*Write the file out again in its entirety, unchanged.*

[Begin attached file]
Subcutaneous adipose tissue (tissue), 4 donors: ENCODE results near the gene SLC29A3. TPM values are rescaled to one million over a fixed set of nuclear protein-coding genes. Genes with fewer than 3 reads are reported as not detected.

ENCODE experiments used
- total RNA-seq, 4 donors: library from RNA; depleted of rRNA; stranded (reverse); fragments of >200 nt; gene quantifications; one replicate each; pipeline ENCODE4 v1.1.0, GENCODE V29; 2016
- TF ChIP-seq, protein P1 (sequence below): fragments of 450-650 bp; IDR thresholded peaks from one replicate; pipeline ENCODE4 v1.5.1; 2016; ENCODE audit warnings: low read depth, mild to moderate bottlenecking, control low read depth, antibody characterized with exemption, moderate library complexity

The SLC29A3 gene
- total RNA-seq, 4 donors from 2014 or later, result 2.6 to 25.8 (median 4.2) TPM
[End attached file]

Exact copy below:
Subcutaneous adipose tissue (tissue), 4 donors: ENCODE results near the gene SLC29A3. TPM values are rescaled to one million over a fixed set of nuclear protein-coding genes. Genes with fewer than 3 reads are reported as not detected.

ENCODE experiments used
- total RNA-seq, 4 donors: library from RNA; depleted of rRNA; stranded (reverse); fragments of >200 nt; gene quantifications; one replicate each; pipeline ENCODE4 v1.1.0, GENCODE V29; 2016
- TF ChIP-seq, protein P1 (sequence below): fragments of 450-650 bp; IDR thresholded peaks from one replicate; pipeline ENCODE4 v1.5.1; 2016; ENCODE audit warnings: low read depth, mild to moderate bottlenecking, control low read depth, antibody characterized with exemption, moderate library complexity

The SLC29A3 gene
- total RNA-seq, 4 donors from 2014 or later, result 2.6 to 25.8 (median 4.2) TPM